Low-code development assists professional developers, and empowers line-of-business workers, to create web and mobile apps. How an organization balances professional and citizen development will decide this duel between two similar platforms: Mendix and OutSystems. Low code is a perceived answer to the shortage of professional developers and a growing need for rapid technological response to business problems. While enterprises theoretically can apply low-code tools to any development mission, web and mobile app development present business opportunities and competitive challenges befitting this type of platform.
Web and mobile applications are the face of every enterprise -- to customers, business partners and prospects. Traditional program development struggles to keep pace amid business and market changes, the evolving nature of the online experience and user expectations, not to mention the regular introduction of mobile devices and even browsers every few months.
OutSystems and Mendix present similar low-code platforms for organizations to create web and mobile apps. The two companies have similar user and analyst ratings, as well as comparable features and strategies for their products. So, in this battle of Mendix vs. OutSystems, enterprises must determine which option best helps them deliver a complete experience to users.
Low-code application development seems the perfect fit for this mission, but it's not enough to only cater low-code features to devices and the UI. Developers want a platform that lets them define the user experience, as well as assemble database and application connectors to complete the workflow. Mendix and OutSystems both focus on the UX, and neither product is intended to develop the full range of enterprise applications.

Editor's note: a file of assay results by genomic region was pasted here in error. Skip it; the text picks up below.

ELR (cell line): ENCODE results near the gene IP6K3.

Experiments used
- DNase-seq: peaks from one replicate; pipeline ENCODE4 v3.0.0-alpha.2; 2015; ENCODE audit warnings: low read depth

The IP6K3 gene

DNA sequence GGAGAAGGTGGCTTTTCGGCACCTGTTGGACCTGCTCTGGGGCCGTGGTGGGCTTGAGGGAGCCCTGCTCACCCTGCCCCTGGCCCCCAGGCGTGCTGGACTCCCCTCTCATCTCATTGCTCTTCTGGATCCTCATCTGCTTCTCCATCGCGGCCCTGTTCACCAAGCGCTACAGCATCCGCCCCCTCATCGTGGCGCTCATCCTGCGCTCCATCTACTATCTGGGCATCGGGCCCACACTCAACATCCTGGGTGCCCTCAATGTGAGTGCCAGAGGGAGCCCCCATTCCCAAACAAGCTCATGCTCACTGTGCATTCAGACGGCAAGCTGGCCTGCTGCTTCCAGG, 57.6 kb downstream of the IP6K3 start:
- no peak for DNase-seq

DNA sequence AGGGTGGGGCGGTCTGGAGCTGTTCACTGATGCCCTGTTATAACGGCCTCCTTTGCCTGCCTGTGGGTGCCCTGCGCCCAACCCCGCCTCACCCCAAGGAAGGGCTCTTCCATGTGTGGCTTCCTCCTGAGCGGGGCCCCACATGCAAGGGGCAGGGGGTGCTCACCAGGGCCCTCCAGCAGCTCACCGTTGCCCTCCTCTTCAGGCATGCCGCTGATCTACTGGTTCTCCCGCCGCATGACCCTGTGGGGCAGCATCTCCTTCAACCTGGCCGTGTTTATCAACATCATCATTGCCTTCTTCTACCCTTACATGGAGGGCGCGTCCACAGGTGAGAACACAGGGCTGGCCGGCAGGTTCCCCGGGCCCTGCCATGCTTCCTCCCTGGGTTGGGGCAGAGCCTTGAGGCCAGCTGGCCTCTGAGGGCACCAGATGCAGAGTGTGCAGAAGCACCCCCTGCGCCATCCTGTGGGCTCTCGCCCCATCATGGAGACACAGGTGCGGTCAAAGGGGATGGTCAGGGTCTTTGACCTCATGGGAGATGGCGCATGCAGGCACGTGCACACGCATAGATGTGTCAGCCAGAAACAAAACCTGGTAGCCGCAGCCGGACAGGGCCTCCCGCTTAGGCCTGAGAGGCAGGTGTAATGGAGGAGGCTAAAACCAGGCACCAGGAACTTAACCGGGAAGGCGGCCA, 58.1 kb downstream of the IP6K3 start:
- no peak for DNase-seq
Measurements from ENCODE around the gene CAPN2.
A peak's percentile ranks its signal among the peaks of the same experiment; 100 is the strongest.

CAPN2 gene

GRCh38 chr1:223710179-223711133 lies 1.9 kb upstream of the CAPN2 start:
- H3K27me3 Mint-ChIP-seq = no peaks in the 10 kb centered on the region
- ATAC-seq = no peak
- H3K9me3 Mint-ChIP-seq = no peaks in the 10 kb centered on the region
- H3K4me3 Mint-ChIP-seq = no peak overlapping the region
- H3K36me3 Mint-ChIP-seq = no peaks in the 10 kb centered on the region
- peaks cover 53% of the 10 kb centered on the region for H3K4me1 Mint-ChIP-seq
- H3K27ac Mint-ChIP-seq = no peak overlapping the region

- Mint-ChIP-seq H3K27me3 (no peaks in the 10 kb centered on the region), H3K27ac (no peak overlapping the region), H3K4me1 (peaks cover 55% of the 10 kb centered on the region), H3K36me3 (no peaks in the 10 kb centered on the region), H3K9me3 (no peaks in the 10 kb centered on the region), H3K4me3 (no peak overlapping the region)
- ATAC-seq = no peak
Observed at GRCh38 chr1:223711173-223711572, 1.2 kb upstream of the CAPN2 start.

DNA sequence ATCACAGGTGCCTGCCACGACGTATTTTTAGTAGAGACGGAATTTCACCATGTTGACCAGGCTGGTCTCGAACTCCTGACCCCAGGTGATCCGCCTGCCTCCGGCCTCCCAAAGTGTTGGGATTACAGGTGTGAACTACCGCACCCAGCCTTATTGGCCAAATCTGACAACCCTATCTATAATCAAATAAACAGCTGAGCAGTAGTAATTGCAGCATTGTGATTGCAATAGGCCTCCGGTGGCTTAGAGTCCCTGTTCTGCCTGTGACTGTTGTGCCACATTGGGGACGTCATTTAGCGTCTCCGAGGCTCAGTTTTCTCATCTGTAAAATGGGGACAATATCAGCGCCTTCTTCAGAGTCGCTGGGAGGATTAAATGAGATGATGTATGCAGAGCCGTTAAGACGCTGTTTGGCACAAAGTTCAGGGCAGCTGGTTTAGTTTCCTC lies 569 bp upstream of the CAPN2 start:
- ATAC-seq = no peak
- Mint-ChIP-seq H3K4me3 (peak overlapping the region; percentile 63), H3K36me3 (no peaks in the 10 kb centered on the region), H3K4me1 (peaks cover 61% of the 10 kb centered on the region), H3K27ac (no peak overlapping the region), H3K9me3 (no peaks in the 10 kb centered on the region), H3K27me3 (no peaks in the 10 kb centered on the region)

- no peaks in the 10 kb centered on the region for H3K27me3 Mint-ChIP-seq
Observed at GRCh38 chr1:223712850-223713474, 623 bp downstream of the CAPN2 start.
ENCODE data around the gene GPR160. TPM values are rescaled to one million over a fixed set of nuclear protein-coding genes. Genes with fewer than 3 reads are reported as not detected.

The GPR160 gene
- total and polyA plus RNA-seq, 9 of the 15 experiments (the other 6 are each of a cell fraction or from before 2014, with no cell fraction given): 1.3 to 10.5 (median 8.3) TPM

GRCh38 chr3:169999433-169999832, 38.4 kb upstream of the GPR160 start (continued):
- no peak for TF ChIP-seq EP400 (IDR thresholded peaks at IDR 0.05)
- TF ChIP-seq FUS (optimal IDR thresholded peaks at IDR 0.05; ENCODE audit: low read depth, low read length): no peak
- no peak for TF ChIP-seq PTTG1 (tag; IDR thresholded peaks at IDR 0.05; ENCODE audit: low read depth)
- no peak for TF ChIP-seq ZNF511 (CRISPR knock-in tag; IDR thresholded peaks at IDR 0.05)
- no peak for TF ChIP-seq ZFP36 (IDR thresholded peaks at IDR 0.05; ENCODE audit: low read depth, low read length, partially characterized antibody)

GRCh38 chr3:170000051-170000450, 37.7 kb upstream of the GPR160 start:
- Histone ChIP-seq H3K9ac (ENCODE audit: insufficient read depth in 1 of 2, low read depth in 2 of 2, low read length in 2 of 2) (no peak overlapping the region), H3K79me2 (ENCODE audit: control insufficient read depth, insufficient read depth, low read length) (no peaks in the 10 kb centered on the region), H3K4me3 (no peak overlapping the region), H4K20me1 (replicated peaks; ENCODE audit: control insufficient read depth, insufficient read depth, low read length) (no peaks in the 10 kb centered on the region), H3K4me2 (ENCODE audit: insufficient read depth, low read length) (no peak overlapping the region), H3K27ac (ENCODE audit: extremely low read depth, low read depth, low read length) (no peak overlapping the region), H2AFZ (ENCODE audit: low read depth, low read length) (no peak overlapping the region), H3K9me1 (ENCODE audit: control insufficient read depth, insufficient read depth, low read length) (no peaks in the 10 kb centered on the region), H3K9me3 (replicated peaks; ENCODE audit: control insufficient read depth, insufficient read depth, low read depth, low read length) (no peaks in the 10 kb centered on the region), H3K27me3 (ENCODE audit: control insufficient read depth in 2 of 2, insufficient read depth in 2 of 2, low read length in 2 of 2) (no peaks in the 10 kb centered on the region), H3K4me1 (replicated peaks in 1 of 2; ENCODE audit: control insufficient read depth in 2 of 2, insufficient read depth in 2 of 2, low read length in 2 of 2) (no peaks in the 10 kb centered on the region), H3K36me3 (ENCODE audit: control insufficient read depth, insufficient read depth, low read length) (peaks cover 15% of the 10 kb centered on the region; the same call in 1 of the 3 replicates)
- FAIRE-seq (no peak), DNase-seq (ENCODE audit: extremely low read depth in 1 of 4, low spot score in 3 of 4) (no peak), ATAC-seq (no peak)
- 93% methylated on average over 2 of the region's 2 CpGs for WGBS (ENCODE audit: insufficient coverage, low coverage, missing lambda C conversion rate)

Mendix, founded in 2005, claims over 4,000 customers. OutSystems, founded in 2001, claims over 1,200 customers. Both low-code development platforms have similar features, such as a multitabbed dashboard for users to organize work. To determine a winner, let's explore their product details and the way each company aligns itself with business missions.
Low-code platform strategies: Appeal to pros and citizen devs
Mendix's imagine-it-and-do-it theme aligns to the mobile and web app-dev mission. The platform includes low-code and no-code capabilities to support both business professionals -- also referred to as citizen developers -- and professional developers, and its cloud-native product. The product gets good scores among both categories of developers.
OutSystems' innovation-and-collaboration approach stresses low- and no-code to unite business specialists and IT, which resonates with both groups. The company also emphasizes full-spectrum app development rather than a solitary focus on the UI and device.
Both Mendix and OutSystems exploit the cloud, but Mendix has a more cloud-centric approach to installation and use of the package. Users deploy applications to each vendor's respective cloud PaaS -- both run on AWS -- with options to deploy on other clouds.
UI and app creation: Visual approach or more knobs
Users seem to prefer Mendix's highly visual web app UI modeling system, which they said has an easier learning curve than OutSystems' approach. Professional developers tend to prefer OutSystems' highly tuned experience, which is based on user skill levels and even job classification, which they believe provides more control over the development framework.
The better choice when comparing Mendix and OutSystems UIs depends on whether the primary enterprise users will be professional or citizen developers -- so we'll call this one a draw.
Another toss-up in this Mendix vs. OutSystems showdown is the actual application creation process. Mendix's highly visual approach provides a set of prebuilt applications and templates that focus app developers on the UX. OutSystems starts users with a choice of whether they build a web, mobile or unified application; some users criticize this approach, but most are generally happy with it. Just as with the overall UI, citizen developers tend to prefer the highly visual Mendix approach, while professional developers opt for OutSystems.
Integration with internal systems
IT integration is a critical differentiator in UI-centric low-code platforms because many products don't provide tools to link up a new mobile or web front end with core IT applications and databases. And guess what? We're deadlocked in this category, also due to the difference in perspective between citizen developers and professional developers.